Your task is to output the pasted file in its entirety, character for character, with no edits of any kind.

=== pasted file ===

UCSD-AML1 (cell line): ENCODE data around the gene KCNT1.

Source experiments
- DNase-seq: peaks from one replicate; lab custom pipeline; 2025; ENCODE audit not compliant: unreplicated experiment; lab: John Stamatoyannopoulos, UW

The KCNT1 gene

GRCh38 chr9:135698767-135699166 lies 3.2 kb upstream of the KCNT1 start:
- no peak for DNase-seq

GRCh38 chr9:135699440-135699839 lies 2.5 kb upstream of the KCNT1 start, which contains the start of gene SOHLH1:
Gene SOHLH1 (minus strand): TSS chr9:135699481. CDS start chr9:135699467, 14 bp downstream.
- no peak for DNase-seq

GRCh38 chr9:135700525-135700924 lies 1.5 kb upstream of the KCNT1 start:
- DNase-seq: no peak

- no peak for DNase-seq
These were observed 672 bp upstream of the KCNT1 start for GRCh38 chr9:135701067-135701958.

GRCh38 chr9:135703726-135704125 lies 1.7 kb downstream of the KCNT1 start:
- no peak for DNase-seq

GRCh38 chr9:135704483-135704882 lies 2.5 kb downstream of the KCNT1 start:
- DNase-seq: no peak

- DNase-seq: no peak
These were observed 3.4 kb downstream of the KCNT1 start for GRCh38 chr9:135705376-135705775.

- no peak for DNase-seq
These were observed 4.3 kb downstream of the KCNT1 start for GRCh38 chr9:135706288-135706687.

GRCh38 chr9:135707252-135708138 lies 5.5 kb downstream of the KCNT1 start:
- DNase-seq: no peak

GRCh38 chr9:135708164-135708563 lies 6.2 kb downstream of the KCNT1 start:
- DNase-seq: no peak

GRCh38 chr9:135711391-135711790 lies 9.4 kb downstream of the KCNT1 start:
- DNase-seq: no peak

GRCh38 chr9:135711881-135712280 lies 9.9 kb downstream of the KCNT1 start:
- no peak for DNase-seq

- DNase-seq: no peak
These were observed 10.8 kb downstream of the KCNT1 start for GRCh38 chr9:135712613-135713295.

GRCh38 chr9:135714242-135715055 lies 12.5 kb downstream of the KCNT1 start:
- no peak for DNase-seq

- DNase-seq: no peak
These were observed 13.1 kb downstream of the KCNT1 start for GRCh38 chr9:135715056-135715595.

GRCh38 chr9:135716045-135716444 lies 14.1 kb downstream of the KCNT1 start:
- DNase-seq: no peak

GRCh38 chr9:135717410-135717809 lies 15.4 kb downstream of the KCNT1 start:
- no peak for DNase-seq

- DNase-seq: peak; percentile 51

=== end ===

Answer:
UCSD-AML1 (cell line): ENCODE data around the gene KCNT1.

Source experiments
- DNase-seq: peaks from one replicate; lab custom pipeline; 2025; ENCODE audit not compliant: unreplicated experiment; lab: John Stamatoyannopoulos, UW

The KCNT1 gene

GRCh38 chr9:135698767-135699166 lies 3.2 kb upstream of the KCNT1 start:
- no peak for DNase-seq

GRCh38 chr9:135699440-135699839 lies 2.5 kb upstream of the KCNT1 start, which contains the start of gene SOHLH1:
Gene SOHLH1 (minus strand): TSS chr9:135699481. CDS start chr9:135699467, 14 bp downstream.
- no peak for DNase-seq

GRCh38 chr9:135700525-135700924 lies 1.5 kb upstream of the KCNT1 start:
- DNase-seq: no peak

- no peak for DNase-seq
These were observed 672 bp upstream of the KCNT1 start for GRCh38 chr9:135701067-135701958.

GRCh38 chr9:135703726-135704125 lies 1.7 kb downstream of the KCNT1 start:
- no peak for DNase-seq

GRCh38 chr9:135704483-135704882 lies 2.5 kb downstream of the KCNT1 start:
- DNase-seq: no peak

- DNase-seq: no peak
These were observed 3.4 kb downstream of the KCNT1 start for GRCh38 chr9:135705376-135705775.

- no peak for DNase-seq
These were observed 4.3 kb downstream of the KCNT1 start for GRCh38 chr9:135706288-135706687.

GRCh38 chr9:135707252-135708138 lies 5.5 kb downstream of the KCNT1 start:
- DNase-seq: no peak

GRCh38 chr9:135708164-135708563 lies 6.2 kb downstream of the KCNT1 start:
- DNase-seq: no peak

GRCh38 chr9:135711391-135711790 lies 9.4 kb downstream of the KCNT1 start:
- DNase-seq: no peak

GRCh38 chr9:135711881-135712280 lies 9.9 kb downstream of the KCNT1 start:
- no peak for DNase-seq

- DNase-seq: no peak
These were observed 10.8 kb downstream of the KCNT1 start for GRCh38 chr9:135712613-135713295.

GRCh38 chr9:135714242-135715055 lies 12.5 kb downstream of the KCNT1 start:
- no peak for DNase-seq

- DNase-seq: no peak
These were observed 13.1 kb downstream of the KCNT1 start for GRCh38 chr9:135715056-135715595.

GRCh38 chr9:135716045-135716444 lies 14.1 kb downstream of the KCNT1 start:
- DNase-seq: no peak

GRCh38 chr9:135717410-135717809 lies 15.4 kb downstream of the KCNT1 start:
- no peak for DNase-seq

- DNase-seq: peak; percentile 51